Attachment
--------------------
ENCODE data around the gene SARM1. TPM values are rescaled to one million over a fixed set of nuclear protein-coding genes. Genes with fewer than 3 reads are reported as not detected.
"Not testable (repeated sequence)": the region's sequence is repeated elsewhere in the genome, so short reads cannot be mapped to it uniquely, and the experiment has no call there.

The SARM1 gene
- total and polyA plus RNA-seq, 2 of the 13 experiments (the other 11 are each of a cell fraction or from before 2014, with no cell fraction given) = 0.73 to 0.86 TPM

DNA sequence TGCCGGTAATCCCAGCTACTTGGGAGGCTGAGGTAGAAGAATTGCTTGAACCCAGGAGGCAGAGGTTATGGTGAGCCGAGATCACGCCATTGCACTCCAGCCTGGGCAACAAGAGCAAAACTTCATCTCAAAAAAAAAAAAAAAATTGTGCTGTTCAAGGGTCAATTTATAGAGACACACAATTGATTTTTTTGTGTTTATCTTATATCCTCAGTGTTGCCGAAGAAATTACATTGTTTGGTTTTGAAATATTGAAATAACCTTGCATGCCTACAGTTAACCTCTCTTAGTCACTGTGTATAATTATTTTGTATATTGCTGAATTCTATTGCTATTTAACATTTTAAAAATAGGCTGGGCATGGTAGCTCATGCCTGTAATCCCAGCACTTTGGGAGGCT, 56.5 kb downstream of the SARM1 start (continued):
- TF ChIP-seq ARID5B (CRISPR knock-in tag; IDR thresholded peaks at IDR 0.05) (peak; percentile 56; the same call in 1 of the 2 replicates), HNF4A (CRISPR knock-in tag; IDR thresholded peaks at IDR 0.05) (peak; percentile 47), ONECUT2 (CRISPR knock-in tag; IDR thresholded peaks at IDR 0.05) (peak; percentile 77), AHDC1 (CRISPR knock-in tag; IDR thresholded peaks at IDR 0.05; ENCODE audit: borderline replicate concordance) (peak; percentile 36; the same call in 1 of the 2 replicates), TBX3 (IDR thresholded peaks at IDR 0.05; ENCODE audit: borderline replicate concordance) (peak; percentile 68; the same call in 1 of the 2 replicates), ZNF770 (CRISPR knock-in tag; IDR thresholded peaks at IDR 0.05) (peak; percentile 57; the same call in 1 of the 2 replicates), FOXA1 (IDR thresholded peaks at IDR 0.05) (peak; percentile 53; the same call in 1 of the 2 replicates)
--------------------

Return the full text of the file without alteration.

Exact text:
ENCODE data around the gene SARM1. TPM values are rescaled to one million over a fixed set of nuclear protein-coding genes. Genes with fewer than 3 reads are reported as not detected.
"Not testable (repeated sequence)": the region's sequence is repeated elsewhere in the genome, so short reads cannot be mapped to it uniquely, and the experiment has no call there.

The SARM1 gene
- total and polyA plus RNA-seq, 2 of the 13 experiments (the other 11 are each of a cell fraction or from before 2014, with no cell fraction given) = 0.73 to 0.86 TPM

DNA sequence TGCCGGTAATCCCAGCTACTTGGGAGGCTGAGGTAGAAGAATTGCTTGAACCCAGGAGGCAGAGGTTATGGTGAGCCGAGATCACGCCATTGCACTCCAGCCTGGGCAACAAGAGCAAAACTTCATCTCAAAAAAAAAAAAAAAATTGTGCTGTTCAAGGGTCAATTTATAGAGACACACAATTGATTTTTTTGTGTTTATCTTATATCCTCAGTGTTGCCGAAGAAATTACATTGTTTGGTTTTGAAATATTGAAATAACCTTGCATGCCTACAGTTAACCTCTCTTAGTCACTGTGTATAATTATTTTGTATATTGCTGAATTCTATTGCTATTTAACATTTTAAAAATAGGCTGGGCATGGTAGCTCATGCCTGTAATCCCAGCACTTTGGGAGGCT, 56.5 kb downstream of the SARM1 start (continued):
- TF ChIP-seq ARID5B (CRISPR knock-in tag; IDR thresholded peaks at IDR 0.05) (peak; percentile 56; the same call in 1 of the 2 replicates), HNF4A (CRISPR knock-in tag; IDR thresholded peaks at IDR 0.05) (peak; percentile 47), ONECUT2 (CRISPR knock-in tag; IDR thresholded peaks at IDR 0.05) (peak; percentile 77), AHDC1 (CRISPR knock-in tag; IDR thresholded peaks at IDR 0.05; ENCODE audit: borderline replicate concordance) (peak; percentile 36; the same call in 1 of the 2 replicates), TBX3 (IDR thresholded peaks at IDR 0.05; ENCODE audit: borderline replicate concordance) (peak; percentile 68; the same call in 1 of the 2 replicates), ZNF770 (CRISPR knock-in tag; IDR thresholded peaks at IDR 0.05) (peak; percentile 57; the same call in 1 of the 2 replicates), FOXA1 (IDR thresholded peaks at IDR 0.05) (peak; percentile 53; the same call in 1 of the 2 replicates)